One imaginative pioneering exception should be mentioned: the new Green Bay campus of the University of Wisconsin, with its four colleges. It has a broad structure for studying real situations at first- hand —problems of urbanization, racial crisis, population explosion, transportation, effects of automation, pollution, and the exhaustion of natural resources.
The colleges of Environmental Sciences and of Community}’ Sciences emphasize the problems of the natural resources environment. The other two colleges are also concerned with man: The College of Human Biology centers its attention on human adaptability, i.e., on the way the environment impinges on an individual, and the College of Creative Communication emphasizes the problem of human identity.
Research into problems of man in his environment must be guided by an important principle: although we have stressed the unity of the biosphere, research should be undertaken only in small regions, rather than in a whole country, because common characteristics of regions may be found in many parts of the world, whereas generalization from one country to another is too complex for honest analysis.
Thus a pilot project in environmental sciences has selected Dane County, Wisconsin, as an analogue for an American megalopolis, and Iowa County, Wisconsin, for country and small-town life. Within the International Biological Program, for example (Weiner and Lourie), there is a continuing interdisciplinary study of the small1 population (circa 300) of Tristan
da Cunha, in the South Atlantic. This includes their history, anthropology, nutrition, and medical and dental state. The genealogy of this closed community, accurate for six generations, provides a rare opportunity to use advanced computer methods to predict the genetic .properties of the population and the individuals who comprise it. After almost a decade of research, it will now be possible to look more closely also into the interplay between the islanders and their environment—more specifically, the investigation of zoonoses, allergens, and the possible health hazards of their land and marine crops.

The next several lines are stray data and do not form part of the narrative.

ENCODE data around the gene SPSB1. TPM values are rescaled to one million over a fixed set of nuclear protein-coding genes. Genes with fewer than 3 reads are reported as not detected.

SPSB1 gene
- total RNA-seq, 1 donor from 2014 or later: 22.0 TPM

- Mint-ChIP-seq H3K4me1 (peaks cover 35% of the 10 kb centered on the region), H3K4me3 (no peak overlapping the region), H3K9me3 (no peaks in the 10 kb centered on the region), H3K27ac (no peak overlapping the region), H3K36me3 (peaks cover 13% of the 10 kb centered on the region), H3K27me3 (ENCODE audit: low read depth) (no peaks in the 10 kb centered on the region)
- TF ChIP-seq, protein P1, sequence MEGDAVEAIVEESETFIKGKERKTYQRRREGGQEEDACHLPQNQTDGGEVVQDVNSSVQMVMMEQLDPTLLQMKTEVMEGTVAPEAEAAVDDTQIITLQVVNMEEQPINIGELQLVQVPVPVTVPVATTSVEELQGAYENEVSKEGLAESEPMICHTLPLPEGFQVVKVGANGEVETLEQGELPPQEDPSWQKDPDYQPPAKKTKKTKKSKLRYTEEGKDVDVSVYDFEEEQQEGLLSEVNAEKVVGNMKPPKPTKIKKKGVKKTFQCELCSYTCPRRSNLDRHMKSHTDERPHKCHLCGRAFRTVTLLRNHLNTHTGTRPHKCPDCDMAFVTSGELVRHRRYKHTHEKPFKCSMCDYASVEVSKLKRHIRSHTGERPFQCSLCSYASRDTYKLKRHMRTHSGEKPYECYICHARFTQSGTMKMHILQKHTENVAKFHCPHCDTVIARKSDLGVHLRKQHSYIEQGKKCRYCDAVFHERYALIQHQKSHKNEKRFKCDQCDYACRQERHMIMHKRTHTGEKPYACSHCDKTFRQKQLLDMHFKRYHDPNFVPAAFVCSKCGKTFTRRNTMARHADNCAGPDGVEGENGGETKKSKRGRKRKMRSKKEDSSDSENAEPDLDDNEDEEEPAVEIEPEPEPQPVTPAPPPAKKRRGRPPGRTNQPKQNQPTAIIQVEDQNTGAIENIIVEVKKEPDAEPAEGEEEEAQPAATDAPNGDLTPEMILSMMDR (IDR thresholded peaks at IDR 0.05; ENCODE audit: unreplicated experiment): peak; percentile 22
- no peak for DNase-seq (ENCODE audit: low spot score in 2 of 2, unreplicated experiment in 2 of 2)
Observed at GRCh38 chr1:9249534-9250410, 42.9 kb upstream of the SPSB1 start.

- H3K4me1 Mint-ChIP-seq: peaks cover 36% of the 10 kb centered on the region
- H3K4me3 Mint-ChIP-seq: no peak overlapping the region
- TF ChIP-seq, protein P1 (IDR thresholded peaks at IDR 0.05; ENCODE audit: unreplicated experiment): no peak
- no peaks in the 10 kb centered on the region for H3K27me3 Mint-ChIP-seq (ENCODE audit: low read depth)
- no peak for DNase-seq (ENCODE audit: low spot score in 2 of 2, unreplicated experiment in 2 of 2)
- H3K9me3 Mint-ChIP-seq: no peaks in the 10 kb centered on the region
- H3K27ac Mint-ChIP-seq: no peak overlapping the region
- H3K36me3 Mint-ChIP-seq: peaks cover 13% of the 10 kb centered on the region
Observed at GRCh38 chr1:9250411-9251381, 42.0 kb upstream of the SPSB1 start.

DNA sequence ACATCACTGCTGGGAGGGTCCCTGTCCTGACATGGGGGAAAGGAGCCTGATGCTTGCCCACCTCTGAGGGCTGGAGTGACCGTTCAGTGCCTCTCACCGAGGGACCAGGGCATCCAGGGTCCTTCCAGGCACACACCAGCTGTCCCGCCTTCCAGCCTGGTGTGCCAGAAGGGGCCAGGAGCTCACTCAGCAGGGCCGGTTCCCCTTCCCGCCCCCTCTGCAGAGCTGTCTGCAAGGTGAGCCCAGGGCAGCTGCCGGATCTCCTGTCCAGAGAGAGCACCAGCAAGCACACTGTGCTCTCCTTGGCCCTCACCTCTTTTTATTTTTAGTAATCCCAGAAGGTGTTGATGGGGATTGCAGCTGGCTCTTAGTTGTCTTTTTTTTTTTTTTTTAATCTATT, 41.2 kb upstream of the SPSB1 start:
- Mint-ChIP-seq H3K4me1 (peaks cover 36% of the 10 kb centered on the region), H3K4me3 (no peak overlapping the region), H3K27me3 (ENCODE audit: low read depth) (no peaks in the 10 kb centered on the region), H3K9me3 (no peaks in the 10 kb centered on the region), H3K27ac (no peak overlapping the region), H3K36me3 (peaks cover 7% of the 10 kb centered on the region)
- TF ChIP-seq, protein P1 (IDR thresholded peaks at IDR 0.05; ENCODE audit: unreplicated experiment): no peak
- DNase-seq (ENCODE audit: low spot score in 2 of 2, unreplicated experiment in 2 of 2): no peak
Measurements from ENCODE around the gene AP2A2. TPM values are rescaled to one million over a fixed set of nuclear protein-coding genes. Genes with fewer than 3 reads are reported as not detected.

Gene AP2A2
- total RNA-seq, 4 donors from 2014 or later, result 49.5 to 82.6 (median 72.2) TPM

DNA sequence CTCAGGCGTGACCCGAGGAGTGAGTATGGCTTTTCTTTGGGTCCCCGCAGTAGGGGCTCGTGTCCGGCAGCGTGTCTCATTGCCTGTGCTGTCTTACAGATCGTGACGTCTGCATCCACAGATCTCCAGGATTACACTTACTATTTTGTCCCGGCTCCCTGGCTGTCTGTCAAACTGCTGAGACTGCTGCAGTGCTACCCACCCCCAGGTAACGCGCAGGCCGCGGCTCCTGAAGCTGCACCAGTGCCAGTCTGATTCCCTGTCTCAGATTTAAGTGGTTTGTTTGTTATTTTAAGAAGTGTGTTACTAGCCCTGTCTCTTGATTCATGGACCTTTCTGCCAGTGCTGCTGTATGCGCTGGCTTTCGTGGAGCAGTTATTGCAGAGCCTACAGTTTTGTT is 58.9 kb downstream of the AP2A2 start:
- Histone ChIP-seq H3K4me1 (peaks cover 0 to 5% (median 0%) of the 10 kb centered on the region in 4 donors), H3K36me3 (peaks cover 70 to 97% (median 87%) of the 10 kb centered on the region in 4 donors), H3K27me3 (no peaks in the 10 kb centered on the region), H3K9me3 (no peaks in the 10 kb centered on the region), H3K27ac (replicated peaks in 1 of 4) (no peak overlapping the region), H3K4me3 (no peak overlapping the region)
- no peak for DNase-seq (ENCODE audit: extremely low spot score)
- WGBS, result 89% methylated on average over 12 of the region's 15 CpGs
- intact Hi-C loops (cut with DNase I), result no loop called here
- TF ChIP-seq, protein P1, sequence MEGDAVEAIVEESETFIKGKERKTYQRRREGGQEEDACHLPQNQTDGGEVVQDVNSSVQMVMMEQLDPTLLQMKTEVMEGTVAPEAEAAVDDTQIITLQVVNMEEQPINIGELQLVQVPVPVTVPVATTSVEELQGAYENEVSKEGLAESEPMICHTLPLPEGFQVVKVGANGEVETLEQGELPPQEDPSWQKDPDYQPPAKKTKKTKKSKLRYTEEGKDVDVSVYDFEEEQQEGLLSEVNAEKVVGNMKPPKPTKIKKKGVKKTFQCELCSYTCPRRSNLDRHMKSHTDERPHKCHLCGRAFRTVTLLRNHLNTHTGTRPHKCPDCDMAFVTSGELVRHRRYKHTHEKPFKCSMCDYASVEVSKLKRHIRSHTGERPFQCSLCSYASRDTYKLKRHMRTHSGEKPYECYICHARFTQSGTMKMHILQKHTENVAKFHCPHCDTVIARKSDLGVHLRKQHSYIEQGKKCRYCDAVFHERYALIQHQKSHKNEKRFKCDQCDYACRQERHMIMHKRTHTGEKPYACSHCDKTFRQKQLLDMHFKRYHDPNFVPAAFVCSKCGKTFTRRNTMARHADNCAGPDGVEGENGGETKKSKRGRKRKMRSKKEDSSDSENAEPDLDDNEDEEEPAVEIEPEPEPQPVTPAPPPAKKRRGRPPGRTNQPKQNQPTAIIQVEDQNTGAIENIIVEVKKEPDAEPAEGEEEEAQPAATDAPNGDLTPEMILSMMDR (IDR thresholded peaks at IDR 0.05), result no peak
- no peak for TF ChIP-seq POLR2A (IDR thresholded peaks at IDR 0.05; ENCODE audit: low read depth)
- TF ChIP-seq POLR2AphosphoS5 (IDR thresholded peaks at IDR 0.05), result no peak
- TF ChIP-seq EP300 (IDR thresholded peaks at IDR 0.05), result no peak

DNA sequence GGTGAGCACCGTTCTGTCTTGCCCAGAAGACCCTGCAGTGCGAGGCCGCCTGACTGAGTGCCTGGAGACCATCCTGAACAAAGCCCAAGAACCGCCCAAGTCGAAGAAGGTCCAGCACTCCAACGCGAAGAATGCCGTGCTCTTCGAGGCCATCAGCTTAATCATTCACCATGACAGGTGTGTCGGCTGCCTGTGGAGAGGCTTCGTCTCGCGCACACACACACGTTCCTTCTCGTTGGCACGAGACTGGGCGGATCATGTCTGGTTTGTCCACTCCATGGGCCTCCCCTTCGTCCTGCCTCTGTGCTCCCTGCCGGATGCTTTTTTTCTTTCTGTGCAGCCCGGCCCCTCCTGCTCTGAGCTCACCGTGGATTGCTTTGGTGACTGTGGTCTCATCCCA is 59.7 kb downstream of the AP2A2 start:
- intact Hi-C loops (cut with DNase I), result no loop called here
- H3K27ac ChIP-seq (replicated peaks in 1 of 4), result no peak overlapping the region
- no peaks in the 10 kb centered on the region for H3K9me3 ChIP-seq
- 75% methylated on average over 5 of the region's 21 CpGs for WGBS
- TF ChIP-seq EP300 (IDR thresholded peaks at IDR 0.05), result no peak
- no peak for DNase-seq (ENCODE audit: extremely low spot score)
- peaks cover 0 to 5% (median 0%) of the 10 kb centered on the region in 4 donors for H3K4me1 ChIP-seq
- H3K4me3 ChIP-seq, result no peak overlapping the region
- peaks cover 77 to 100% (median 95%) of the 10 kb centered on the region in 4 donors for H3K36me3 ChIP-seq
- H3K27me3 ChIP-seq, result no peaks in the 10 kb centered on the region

To this could be added micro-economic studies, in order to obtain a quantitative understanding of the reality of their lives and prosperity. The point is that Tristan is not an “untouched” island; it is an area of human settlement, and the value of such studies is their pertinence to problems in the larger world. Tristan da Cunha may be considered analogous to regions in developing countries which are themselves far too large and complex for microstudies (Lewis et al., 1970).
Most of our awareness of the need for the new education in ecology has come from the failures seen in our technosphere. It should be clearly stated that the successes are all around us. It is not technology that may be ruining our biosphere, but the mishandling of our technologic capabilities. How to strike the right balance will be the future challenge of human wisdom. Except for the problem of mounting population, there is every reason for optimism and a spirit of affirmation of human capability. As Medawar has observed, one must recognize that all past civilizations or cultures had their ups and downs, and went through a life cycle of degeneration and regeneration.
There was never a truly golden age. “We wring our hands over the miscarriages of technology and take for granted the benefactions of antibiotics, DDT and pesticides. We are dismayed by air pollution —the result of improving our standard of living—but not proportionately cheered by the virtual abolition of poliomyelitis. The deterioration of the environment produced by technology is a technological problem for which technology has found, is finding and will continue to find solutions. It is true that we cannot point to a single definitive solution to any one of the problems that confront us —political, economic, social or moral. We are still beginners, and for that reason may hope to improve.”